As a volatile market reacts to news of the Bear Stearns fire-sale deal with a surge in stock prices but reduced bond yield, officers from JPMorgan Chase announced Monday that they were close to finalizing plans to purchase the securities giant in an incredibly complex series of financial maneuvers and obscure legal jargon that can only be described in the most mind-numbingly dense and unreadable way.
Successfully adding yet another infuriating block of text to an already indecipherable paragraph, some investors said they hoped to stave off bankruptcy for Bear Stearns, which, during last year's impossible-to-write-about mortgage crisis, saw its value depreciate almost as quickly as readers' interest in this story.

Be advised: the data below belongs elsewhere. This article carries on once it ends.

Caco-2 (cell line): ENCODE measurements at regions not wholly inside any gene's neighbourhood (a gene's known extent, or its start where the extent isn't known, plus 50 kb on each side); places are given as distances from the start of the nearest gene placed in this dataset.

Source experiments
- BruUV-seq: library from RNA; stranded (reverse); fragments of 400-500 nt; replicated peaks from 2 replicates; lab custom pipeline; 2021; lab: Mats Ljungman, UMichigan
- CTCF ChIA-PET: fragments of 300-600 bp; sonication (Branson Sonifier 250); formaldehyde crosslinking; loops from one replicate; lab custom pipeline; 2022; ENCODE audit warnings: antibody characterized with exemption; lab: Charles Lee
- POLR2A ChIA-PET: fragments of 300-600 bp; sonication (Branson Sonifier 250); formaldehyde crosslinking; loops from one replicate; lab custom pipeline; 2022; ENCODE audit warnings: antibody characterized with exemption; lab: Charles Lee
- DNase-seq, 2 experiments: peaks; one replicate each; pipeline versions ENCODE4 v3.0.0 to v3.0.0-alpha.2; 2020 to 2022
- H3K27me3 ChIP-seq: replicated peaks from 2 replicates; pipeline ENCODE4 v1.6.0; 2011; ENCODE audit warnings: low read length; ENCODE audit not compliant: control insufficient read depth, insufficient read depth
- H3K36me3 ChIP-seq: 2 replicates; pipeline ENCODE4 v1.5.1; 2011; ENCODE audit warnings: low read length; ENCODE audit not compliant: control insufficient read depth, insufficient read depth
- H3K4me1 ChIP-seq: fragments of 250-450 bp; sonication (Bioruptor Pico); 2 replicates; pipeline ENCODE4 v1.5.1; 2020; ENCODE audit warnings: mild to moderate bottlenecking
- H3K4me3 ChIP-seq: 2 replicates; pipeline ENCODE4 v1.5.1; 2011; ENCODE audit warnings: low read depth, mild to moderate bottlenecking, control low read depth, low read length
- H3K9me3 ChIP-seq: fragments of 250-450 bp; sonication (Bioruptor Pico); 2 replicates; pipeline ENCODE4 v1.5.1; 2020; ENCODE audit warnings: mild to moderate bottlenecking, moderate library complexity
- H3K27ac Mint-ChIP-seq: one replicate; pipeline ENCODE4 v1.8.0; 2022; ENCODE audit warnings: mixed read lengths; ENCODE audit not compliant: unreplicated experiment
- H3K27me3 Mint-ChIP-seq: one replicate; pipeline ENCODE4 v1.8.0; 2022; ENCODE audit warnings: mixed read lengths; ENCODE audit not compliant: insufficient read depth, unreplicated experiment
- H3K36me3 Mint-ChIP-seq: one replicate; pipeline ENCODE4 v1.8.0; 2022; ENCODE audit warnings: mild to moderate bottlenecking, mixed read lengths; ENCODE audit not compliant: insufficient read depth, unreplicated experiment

"Critics on the equity side have no economic standing because the deal valuation is based on intrinsic pricing models," said analyst Jack Pinard, only further bogging down the news for anyone who might be remotely interested in grasping what the fuck is going on.
While speculation spread on Wall Street that shareholders might angle to boost the selling price beyond JP Morgan's very low but federally guaranteed bid, others claimed to be absolutely amazed that you even made it to the end of this sentence.
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